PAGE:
Wednesday, April 29, 2009


While wallowing in the misery that is, and will always be, the thought of being registered for a STATS class (my personal hell on earth...), I have been thinking about home and the wonderful place that Troy actually is.

I must say, Troy exhibits several characteristics that just compliment my personality. For instance, Troy has always been an elitist and exclusive type of community. Although I have always found myself on the outside of these exclusive clubs - i.e. the basketball team, the popular kids, the rich kids, the kids in with large groups of friends... I find myself supporting these not-so-secret combinations. I don't have to tell you, dear reader, that I like to be exclusive. I like having my own private group or club or gathering. I enjoy inside jokes.

Troy is also a quaint little town and does really dumb things with its money. I am quaint. I think that if friendships were based off of mutual likes and dislikes - I wouldn't have the friends I do. The people that I cherish most have some of the most opposite interests and likes than I do. In fact, my interests are so "odd" (to them, not to me) that I don't think I would have ANY friends if I had to find a single person that shared my interests. Further, these interests often lead me to spending money on things that I probably don't need or won't use - but I swear I think I will use them when I purchase them. This is like Troy's thought process concerning potential look-out towers on the Adams Street Bridge (why?) and the Troy Water Park (I personally liked the regular SWIMMING pools better) or the gigantic football stadium and basketball gymnasium when our sports teams SUCK. But whatever. They all probably sound like a good idea at the time.

The thing I like most about Troy is that they know what's beautiful. Troy is full of pretty parks, and well-kept public areas. The river, the levee, the square, the cemeteries, the parks all around, the historical buildings... All pretty well-kept, all beautiful in their own right. I love that we have trees all over the place (forget Lindon, the city of trees - Troy has gotten the arbor award for ten years in a row - or something like that...) and I just love it. I love the bike path that they have created and extended. I love the green grass that is everywhere. I love love love the beauty of Troy. Did I mention the historical houses? I want one. Anyway, I like to think that I, too, appreciate beautiful things. And sometimes, I can be quite beautiful myself. (It takes a lot of work...but it happens on occasion.)

Of course, being beautiful in Ohio is a titch difficult. For some reason, my hair and even my make-up refuse to cooperate. I think it's the ever-present humidity. It doesn't matter what I do to my hair or how much make-up I put on...but the middle of the day, or within a few hours, all evidence of that effort is gone. GONE! Ohio is a magical place. It makes hours of preparation disappear in a matter of minutes. I am also magical. Or...not really. But I'd like to be.

I was so glad to go back to Troy this past week and be home. The weather even started to cooperate a few days in and it was absolutely WONDERFUL! I love Ohio. I love Troy. And most of all, I loved the time I got to spend with my family. They're my favorites.

Saturday, April 18, 2009

100th Post - Oscar Night

100 Things You Still Don't Know About Me...

Yeah right. Who has time for that? Actually, I just wanted to post pictures from tonight's OSCAR NIGHT - which had the potential to be AWESOME, but was instead, just fun. No one showed up. That could be because 1) we're all in the midst of moving or 2) studying for finals or more likely, 3) both. The few people that represented our ward are awesome because not only did they come, but they were the loudest bunch there. I love it.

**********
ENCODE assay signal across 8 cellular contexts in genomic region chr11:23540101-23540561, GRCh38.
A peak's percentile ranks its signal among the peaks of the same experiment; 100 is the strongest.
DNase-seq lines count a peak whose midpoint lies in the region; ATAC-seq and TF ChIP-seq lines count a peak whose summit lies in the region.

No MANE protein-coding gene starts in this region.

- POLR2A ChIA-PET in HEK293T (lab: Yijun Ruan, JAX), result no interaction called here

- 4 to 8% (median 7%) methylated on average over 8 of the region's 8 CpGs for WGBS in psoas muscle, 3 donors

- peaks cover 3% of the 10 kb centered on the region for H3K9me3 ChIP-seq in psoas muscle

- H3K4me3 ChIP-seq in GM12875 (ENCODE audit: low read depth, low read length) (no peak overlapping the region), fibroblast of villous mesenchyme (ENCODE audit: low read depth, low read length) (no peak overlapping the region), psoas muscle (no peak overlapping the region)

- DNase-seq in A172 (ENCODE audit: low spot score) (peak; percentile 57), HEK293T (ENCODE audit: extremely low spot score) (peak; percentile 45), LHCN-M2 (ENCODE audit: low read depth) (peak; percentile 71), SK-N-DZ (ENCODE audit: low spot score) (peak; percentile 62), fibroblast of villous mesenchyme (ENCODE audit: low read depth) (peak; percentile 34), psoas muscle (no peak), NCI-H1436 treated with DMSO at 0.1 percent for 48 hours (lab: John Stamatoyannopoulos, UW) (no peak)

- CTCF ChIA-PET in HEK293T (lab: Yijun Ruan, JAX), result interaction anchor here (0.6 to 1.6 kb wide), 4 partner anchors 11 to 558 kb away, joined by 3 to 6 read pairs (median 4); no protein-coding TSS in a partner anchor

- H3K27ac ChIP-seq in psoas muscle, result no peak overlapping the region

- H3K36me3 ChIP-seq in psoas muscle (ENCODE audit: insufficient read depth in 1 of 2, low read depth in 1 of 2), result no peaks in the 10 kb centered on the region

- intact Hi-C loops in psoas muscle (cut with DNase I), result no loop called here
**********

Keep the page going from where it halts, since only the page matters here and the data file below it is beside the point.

The FHE video is finished and FINALLY posted on youtube!

(Camille, I have loaded a few other videos on youtube as well. If you click on my screen name it will take you to all the other videos I have loaded, you might be interested in some of them.)

Thursday, April 16, 2009

To do or Not to do

Finals are here again.

To do:
  • Study my brains out
  • Pack
  • Move stuff over to Roberta's (where I'm moving to)
  • Clean
  • Laundry

Things I've actually done over the last few days:
  • Co-thrown Kira's bridal shower
  • Celebrated Chris' birthday
  • Discovered a new movie: Under the Greenwood
  • Worked on my book
  • Packed 1/2 my clothes
  • Cleaned the bathroom
  • Took a bath
  • Took 1 final
  • Finished ALL my classes
  • Made an S CD for Kira
  • FTC
  • Had my handwriting analyzed
  • Located a lost favorite book
  • Cleaned out the trunk of my car
  • Made arrangements for a couple trips: Here I come OHIO, CALIFORNIA, NEW MEXICO, COLORADO, and IDAHO!!!
  • CURSED at the SNOW!!!
  • Turned down free Shirley Temples and a trip to get yogurt...all for the sake of studying
I foresee a problem.

Guess I'll get on it, right now.

Wednesday, April 15, 2009

Single Vs. Married

I decided today...just today, mind you. That I am inherently happy being single for the time being.


I have MANY married friends, and a few engaged friends...and I love them. I love their stories about their husbands and the crazy antics and wars that they get in. I'm very happy for them.

And as much as I want to be married - I am incredibly content with being single right now.


So get me a passport, find me a job - I'm here to stay single for a while. And I'm looking forward to it.

Monday, April 06, 2009

In which she reflects on FHE

"Well-planned family home evenings can be a source of long-lasting joy and influence. These evenings are times for group activity, for organizing, for the expressions of love, for the bearing of testimony, for learning gospel principles, for family fun and recreation, and of all things, for family unity and solidarity."(Family Home Evenings, 1970-71, p. v — Joseph Fielding Smith, Harold B. Lee, and N. Eldon Tanner)